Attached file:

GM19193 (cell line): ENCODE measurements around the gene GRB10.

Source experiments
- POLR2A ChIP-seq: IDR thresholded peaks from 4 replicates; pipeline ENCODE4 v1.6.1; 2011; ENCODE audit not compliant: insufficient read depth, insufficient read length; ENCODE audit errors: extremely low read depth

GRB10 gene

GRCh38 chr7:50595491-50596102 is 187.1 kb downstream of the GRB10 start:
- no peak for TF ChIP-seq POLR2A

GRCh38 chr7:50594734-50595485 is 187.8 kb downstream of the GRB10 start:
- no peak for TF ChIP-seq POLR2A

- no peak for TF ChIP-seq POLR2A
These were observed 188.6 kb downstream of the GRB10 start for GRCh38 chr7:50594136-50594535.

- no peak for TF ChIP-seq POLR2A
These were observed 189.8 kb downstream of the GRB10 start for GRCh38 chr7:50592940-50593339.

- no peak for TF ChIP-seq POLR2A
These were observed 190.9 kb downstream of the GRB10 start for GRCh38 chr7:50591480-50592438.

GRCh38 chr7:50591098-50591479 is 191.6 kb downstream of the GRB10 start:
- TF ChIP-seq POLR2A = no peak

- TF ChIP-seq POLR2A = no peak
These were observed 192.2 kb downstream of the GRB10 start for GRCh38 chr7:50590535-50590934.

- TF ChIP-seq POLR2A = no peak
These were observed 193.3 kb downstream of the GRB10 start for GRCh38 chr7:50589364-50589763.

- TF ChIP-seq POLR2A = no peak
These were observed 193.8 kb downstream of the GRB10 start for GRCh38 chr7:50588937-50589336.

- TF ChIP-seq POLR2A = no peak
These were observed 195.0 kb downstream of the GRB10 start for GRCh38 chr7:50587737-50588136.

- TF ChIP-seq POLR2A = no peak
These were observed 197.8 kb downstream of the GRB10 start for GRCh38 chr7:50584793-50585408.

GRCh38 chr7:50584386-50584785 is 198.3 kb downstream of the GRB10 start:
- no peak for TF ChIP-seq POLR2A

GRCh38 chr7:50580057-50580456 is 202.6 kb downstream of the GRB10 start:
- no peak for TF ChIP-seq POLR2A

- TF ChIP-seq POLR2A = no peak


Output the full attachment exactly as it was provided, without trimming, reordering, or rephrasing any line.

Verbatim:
GM19193 (cell line): ENCODE measurements around the gene GRB10.

Source experiments
- POLR2A ChIP-seq: IDR thresholded peaks from 4 replicates; pipeline ENCODE4 v1.6.1; 2011; ENCODE audit not compliant: insufficient read depth, insufficient read length; ENCODE audit errors: extremely low read depth

GRB10 gene

GRCh38 chr7:50595491-50596102 is 187.1 kb downstream of the GRB10 start:
- no peak for TF ChIP-seq POLR2A

GRCh38 chr7:50594734-50595485 is 187.8 kb downstream of the GRB10 start:
- no peak for TF ChIP-seq POLR2A

- no peak for TF ChIP-seq POLR2A
These were observed 188.6 kb downstream of the GRB10 start for GRCh38 chr7:50594136-50594535.

- no peak for TF ChIP-seq POLR2A
These were observed 189.8 kb downstream of the GRB10 start for GRCh38 chr7:50592940-50593339.

- no peak for TF ChIP-seq POLR2A
These were observed 190.9 kb downstream of the GRB10 start for GRCh38 chr7:50591480-50592438.

GRCh38 chr7:50591098-50591479 is 191.6 kb downstream of the GRB10 start:
- TF ChIP-seq POLR2A = no peak

- TF ChIP-seq POLR2A = no peak
These were observed 192.2 kb downstream of the GRB10 start for GRCh38 chr7:50590535-50590934.

- TF ChIP-seq POLR2A = no peak
These were observed 193.3 kb downstream of the GRB10 start for GRCh38 chr7:50589364-50589763.

- TF ChIP-seq POLR2A = no peak
These were observed 193.8 kb downstream of the GRB10 start for GRCh38 chr7:50588937-50589336.

- TF ChIP-seq POLR2A = no peak
These were observed 195.0 kb downstream of the GRB10 start for GRCh38 chr7:50587737-50588136.

- TF ChIP-seq POLR2A = no peak
These were observed 197.8 kb downstream of the GRB10 start for GRCh38 chr7:50584793-50585408.

GRCh38 chr7:50584386-50584785 is 198.3 kb downstream of the GRB10 start:
- no peak for TF ChIP-seq POLR2A

GRCh38 chr7:50580057-50580456 is 202.6 kb downstream of the GRB10 start:
- no peak for TF ChIP-seq POLR2A

- TF ChIP-seq POLR2A = no peak